IKEA has successfully had the domain name “ıĸea.co”, which was registered by an unauthorised third party, transferred to it following a complaint to the World Intellectual Property Organisation (WIPO).

Domain names are unique names that identify a website e.g. ipharbour.com on the Internet. When a user accesses a website, the domain name is translated to an IP address which defines the server where the website located. This translation is performed dynamically by a service called “Domain Name System” (DNS). Anyone can easily register a domain online for a minimal fee (although some suffixes e.g. “.gov” are restricted to the public). Similar to a trade mark, domain names allow brands to be identified and differentiated. More importantly, an accurate domain name at a well-established suffix such as “.com” is usually a marker of a website and brand’s authenticity.

Swedish furniture brand IKEA holds numerous trade marks that are utilised in connection with its online presence such as the websites “ikea.com”, “ikea.us”, and “ikea.eu”.

The Internet Corporation for Assigned Names and Numbers (ICANN) is the governing authority of the domain name system. As a non-profit organisation, it is responsible coordinating of some key components that keep the Internet running. ICANN is also responsible for establishing the Uniform Domain-Name Dispute-Resolution Policy (UDRP) which is used to resolve domain name disputes. This policy attempts to provide a mechanism for fast cost efficient resolution of domain name disputes by avoiding the court system and instead allowing these cases to be brought to one of a set of bodies that arbitrate domain name disputes. A domain registrant cannot purchase a domain name without agreeing to be bound by the UDRP.

On 29th October 2017, the disputed domain name (ıĸea.co) was registered and in November 2017, IKEA complained to the WIPO Arbitration and Mediation Center naming the registrant of the infringing domain as the respondent (link). The Mediation Center stated that the formal requirements to raise a dispute had been satisfied as per the requirements provided by the UDRP.

IKEA alleged that the domain was resolved to a survey used for phishing activities. The domain was registered with non-ASCII characters using a special encoding syntax called “Punycode”. This syntax translates ASCII characters to Unicode which is a limited character set. IKEA alleged that that the respondent made use of Punycode to register the disputed domain name with non-ASCII English script characters to create a domain name that is virtually identical to the IKEA’s trade mark. There are only minor differences in the names due to the different code used. The domain name in question does not have a dot on the “i” and the “k” is similar to a small uppercase “K”. As such, Nicolas Ulmer, the Sole Panellist found that the disputed domain name was virtually identical to IKEA’s trade mark and is confusingly similar to it.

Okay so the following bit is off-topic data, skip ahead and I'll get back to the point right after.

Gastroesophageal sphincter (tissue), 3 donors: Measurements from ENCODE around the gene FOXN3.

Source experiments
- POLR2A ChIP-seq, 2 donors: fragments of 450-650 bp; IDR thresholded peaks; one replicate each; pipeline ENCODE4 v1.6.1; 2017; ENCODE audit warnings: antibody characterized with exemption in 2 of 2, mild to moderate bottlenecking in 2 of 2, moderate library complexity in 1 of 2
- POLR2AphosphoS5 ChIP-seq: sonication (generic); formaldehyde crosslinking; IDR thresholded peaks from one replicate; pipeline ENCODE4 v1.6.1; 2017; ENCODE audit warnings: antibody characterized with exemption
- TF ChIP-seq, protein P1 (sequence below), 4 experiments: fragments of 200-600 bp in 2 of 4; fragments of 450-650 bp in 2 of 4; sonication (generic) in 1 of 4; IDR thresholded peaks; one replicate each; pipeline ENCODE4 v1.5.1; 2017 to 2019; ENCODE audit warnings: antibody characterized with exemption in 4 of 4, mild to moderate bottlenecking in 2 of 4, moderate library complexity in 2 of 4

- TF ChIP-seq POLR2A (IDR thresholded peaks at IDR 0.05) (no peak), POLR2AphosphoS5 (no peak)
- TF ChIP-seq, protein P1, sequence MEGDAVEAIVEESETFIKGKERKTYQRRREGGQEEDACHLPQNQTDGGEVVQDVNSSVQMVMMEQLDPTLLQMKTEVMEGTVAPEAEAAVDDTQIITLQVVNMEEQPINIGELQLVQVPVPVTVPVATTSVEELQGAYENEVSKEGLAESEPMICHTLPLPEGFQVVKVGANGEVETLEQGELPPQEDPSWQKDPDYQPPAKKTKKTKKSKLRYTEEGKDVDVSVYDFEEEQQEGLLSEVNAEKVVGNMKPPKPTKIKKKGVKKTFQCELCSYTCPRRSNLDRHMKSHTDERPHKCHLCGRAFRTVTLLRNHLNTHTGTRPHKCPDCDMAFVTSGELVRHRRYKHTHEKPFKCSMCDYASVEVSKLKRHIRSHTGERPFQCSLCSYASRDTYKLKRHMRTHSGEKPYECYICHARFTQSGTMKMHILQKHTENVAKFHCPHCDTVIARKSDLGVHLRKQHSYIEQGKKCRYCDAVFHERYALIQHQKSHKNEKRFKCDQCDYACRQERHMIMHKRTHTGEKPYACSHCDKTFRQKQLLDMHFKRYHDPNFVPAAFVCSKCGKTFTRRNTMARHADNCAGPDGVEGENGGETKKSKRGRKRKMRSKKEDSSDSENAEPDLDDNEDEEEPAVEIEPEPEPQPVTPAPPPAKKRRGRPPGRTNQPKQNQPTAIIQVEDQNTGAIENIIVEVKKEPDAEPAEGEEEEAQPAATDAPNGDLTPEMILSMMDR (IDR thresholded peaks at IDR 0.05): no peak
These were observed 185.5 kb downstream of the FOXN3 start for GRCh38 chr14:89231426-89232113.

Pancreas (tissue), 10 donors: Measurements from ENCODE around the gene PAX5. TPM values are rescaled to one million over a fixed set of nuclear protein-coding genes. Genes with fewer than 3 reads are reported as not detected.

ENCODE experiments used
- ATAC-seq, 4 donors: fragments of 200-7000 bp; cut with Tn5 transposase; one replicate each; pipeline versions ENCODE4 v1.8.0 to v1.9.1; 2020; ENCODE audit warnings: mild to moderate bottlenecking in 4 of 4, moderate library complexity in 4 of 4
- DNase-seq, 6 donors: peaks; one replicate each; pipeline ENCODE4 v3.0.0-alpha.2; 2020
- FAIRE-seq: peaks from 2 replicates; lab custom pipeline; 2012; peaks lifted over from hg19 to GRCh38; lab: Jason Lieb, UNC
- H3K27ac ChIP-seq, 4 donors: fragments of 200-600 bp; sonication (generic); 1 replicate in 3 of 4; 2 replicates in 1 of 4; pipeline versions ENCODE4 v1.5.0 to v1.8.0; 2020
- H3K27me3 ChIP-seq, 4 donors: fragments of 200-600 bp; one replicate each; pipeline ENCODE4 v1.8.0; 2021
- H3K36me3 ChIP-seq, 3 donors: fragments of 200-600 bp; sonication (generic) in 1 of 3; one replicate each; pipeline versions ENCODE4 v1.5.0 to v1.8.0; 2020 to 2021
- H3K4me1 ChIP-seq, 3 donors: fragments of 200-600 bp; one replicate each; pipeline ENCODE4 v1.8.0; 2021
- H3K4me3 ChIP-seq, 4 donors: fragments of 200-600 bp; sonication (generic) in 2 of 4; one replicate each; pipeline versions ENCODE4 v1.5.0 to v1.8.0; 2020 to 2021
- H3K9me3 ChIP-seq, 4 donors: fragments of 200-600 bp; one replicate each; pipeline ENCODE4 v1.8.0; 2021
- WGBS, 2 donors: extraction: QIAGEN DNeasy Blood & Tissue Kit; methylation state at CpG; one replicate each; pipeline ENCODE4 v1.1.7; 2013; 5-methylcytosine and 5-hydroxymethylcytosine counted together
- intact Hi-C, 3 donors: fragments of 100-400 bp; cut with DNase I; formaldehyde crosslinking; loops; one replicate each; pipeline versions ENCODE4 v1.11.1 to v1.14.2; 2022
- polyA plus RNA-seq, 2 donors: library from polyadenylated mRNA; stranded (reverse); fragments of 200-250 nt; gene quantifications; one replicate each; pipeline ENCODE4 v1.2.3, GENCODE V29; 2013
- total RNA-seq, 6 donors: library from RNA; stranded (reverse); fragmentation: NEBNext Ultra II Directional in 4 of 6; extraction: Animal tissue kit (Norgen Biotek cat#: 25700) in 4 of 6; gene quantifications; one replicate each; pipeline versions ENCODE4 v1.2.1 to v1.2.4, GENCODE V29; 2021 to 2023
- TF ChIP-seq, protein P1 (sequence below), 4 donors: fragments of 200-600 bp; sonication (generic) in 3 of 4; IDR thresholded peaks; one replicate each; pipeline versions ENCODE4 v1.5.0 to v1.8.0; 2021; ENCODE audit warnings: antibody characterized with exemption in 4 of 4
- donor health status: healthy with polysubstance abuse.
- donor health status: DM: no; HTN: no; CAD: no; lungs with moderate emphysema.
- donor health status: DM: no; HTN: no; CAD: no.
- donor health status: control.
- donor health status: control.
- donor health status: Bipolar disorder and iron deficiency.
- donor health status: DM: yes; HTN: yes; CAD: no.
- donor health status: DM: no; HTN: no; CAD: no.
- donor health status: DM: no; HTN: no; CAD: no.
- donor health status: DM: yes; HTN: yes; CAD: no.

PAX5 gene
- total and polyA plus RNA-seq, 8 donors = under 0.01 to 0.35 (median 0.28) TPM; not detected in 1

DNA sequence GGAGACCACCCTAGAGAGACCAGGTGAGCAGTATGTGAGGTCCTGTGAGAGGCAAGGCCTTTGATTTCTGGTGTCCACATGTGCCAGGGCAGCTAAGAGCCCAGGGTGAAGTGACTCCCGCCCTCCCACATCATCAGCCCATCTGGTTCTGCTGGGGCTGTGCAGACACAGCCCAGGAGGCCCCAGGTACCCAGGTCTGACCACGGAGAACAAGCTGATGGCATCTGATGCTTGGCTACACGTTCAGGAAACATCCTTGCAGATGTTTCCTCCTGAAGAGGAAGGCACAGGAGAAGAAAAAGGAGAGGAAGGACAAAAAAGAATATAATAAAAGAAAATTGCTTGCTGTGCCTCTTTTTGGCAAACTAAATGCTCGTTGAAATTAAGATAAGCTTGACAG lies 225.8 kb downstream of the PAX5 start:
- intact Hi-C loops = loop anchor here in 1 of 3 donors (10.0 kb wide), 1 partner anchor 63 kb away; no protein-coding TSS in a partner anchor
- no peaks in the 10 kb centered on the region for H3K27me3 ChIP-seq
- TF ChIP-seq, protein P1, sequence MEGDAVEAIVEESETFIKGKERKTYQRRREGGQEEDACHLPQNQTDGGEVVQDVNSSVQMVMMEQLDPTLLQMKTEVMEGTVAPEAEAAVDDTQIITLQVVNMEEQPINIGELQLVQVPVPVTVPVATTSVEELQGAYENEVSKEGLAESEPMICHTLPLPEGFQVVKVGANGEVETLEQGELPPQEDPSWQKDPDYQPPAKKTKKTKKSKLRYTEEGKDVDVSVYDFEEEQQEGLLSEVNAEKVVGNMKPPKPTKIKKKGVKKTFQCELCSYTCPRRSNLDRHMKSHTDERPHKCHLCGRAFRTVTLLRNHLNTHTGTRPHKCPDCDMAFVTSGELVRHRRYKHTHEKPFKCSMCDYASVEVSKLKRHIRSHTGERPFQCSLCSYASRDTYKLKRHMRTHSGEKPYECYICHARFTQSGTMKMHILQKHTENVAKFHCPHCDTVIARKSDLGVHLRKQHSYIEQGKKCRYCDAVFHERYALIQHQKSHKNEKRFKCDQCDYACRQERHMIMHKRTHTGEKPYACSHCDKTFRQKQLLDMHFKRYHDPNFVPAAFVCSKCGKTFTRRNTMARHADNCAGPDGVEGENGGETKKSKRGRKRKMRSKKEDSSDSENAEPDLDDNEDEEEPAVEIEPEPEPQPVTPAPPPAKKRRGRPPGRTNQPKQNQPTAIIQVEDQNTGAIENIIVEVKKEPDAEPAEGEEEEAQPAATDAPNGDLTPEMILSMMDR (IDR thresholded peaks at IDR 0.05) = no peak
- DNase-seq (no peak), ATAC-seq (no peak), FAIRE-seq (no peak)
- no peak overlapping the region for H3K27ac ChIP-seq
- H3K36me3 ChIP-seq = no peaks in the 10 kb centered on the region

IKEA stated that the fact that Punycode was utilised to conceal its identity and the absence of any legitimate interest showed that there was no indication of any good faith reason for the registration. Ulmer found in favour of IKEA and on 17th January 2018 ordered the disputed domain name “ıĸea.com” be transferred to IKEA.

While this is a clear example of the UDRP working as intended, this is not always the case or the end of the dispute. In January 2015, WIPO ruled in favour of Playboy with regards to the registration “playboy.london” which infringed the Playboy trade mark. It ordered the transfer of the domain to Playboy, the respondent Mr Ross, issued a claim in IPEC, the Intellectual Property Enterprise Court, a specialist court, part of the Business and Property Court of the High Court of Justice in England challenging the decision. However, in the end, the Court issued a decision which refused the remedies sought by Mr Ross.